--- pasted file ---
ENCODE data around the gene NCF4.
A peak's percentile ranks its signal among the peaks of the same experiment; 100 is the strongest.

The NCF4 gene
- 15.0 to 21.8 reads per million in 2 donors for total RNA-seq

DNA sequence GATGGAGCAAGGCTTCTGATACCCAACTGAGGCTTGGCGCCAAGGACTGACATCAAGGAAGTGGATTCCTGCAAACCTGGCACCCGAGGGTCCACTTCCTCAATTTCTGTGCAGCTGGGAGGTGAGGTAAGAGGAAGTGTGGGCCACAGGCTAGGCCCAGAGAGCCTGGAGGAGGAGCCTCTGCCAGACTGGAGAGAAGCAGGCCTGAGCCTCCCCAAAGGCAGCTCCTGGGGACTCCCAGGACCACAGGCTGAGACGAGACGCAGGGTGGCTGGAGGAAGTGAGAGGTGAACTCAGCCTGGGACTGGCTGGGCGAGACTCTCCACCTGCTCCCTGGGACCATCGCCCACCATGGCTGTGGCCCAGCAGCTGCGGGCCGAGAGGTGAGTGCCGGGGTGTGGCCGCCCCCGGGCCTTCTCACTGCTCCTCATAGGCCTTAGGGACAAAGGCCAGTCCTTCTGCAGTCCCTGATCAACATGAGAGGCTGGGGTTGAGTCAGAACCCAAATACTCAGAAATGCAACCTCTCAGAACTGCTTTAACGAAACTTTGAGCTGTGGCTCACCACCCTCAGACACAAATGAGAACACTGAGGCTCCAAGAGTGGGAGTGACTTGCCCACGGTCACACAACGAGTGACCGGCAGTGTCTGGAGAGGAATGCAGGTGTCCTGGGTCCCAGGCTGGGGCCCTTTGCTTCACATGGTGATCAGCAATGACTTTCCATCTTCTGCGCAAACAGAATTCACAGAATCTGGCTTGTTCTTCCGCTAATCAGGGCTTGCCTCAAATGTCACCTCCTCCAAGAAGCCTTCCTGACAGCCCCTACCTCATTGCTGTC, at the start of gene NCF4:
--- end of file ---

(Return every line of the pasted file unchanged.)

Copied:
ENCODE data around the gene NCF4.
A peak's percentile ranks its signal among the peaks of the same experiment; 100 is the strongest.

The NCF4 gene
- 15.0 to 21.8 reads per million in 2 donors for total RNA-seq

DNA sequence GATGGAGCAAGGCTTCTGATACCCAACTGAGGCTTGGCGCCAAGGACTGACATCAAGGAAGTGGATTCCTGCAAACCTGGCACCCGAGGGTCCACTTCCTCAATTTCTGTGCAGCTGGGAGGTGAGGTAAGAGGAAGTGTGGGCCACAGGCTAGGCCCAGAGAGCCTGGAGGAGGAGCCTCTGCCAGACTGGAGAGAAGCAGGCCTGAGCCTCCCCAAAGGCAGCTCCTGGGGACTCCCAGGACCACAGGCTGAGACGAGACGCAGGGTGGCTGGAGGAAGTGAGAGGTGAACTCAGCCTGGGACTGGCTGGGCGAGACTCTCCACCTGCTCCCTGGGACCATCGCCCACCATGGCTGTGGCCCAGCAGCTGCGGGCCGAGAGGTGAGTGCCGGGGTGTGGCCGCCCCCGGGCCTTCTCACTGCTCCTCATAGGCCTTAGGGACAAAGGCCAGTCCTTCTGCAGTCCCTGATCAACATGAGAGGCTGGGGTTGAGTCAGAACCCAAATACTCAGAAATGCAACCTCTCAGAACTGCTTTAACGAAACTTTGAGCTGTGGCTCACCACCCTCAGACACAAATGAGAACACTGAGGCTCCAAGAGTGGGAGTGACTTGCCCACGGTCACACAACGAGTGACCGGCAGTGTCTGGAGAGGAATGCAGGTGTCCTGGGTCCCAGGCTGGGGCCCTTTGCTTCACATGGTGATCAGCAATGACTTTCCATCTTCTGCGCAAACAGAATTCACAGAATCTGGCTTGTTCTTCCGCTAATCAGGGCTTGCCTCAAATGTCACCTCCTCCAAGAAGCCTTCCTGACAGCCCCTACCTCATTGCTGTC, at the start of gene NCF4: